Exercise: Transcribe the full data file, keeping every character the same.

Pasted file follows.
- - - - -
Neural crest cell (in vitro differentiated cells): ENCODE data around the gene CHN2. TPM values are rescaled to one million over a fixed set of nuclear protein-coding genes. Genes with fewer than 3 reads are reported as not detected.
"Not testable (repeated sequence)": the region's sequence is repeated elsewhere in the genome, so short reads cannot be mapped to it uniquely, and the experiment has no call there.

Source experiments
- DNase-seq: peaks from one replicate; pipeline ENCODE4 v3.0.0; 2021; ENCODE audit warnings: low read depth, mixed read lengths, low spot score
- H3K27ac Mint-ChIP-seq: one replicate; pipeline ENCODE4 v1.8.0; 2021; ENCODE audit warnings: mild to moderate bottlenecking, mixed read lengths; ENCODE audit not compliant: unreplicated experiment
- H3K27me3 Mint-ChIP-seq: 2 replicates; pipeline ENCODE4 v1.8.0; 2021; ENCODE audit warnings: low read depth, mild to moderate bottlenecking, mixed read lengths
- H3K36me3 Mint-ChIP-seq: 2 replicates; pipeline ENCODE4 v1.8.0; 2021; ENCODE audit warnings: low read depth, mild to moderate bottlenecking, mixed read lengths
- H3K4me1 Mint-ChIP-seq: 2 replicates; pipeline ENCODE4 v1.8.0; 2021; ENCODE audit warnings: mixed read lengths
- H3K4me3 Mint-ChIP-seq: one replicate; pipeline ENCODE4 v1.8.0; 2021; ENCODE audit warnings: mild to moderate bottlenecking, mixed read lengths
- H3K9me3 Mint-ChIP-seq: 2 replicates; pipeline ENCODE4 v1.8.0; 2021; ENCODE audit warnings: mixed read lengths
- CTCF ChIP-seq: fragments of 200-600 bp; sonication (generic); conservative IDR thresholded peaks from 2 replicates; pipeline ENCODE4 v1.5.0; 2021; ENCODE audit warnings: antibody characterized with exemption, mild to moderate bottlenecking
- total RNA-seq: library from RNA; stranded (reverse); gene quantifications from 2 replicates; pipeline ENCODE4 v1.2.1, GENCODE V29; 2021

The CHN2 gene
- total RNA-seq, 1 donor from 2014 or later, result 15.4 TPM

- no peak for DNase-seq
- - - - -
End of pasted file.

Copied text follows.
Neural crest cell (in vitro differentiated cells): ENCODE data around the gene CHN2. TPM values are rescaled to one million over a fixed set of nuclear protein-coding genes. Genes with fewer than 3 reads are reported as not detected.
"Not testable (repeated sequence)": the region's sequence is repeated elsewhere in the genome, so short reads cannot be mapped to it uniquely, and the experiment has no call there.

Source experiments
- DNase-seq: peaks from one replicate; pipeline ENCODE4 v3.0.0; 2021; ENCODE audit warnings: low read depth, mixed read lengths, low spot score
- H3K27ac Mint-ChIP-seq: one replicate; pipeline ENCODE4 v1.8.0; 2021; ENCODE audit warnings: mild to moderate bottlenecking, mixed read lengths; ENCODE audit not compliant: unreplicated experiment
- H3K27me3 Mint-ChIP-seq: 2 replicates; pipeline ENCODE4 v1.8.0; 2021; ENCODE audit warnings: low read depth, mild to moderate bottlenecking, mixed read lengths
- H3K36me3 Mint-ChIP-seq: 2 replicates; pipeline ENCODE4 v1.8.0; 2021; ENCODE audit warnings: low read depth, mild to moderate bottlenecking, mixed read lengths
- H3K4me1 Mint-ChIP-seq: 2 replicates; pipeline ENCODE4 v1.8.0; 2021; ENCODE audit warnings: mixed read lengths
- H3K4me3 Mint-ChIP-seq: one replicate; pipeline ENCODE4 v1.8.0; 2021; ENCODE audit warnings: mild to moderate bottlenecking, mixed read lengths
- H3K9me3 Mint-ChIP-seq: 2 replicates; pipeline ENCODE4 v1.8.0; 2021; ENCODE audit warnings: mixed read lengths
- CTCF ChIP-seq: fragments of 200-600 bp; sonication (generic); conservative IDR thresholded peaks from 2 replicates; pipeline ENCODE4 v1.5.0; 2021; ENCODE audit warnings: antibody characterized with exemption, mild to moderate bottlenecking
- total RNA-seq: library from RNA; stranded (reverse); gene quantifications from 2 replicates; pipeline ENCODE4 v1.2.1, GENCODE V29; 2021

The CHN2 gene
- total RNA-seq, 1 donor from 2014 or later, result 15.4 TPM

- no peak for DNase-seq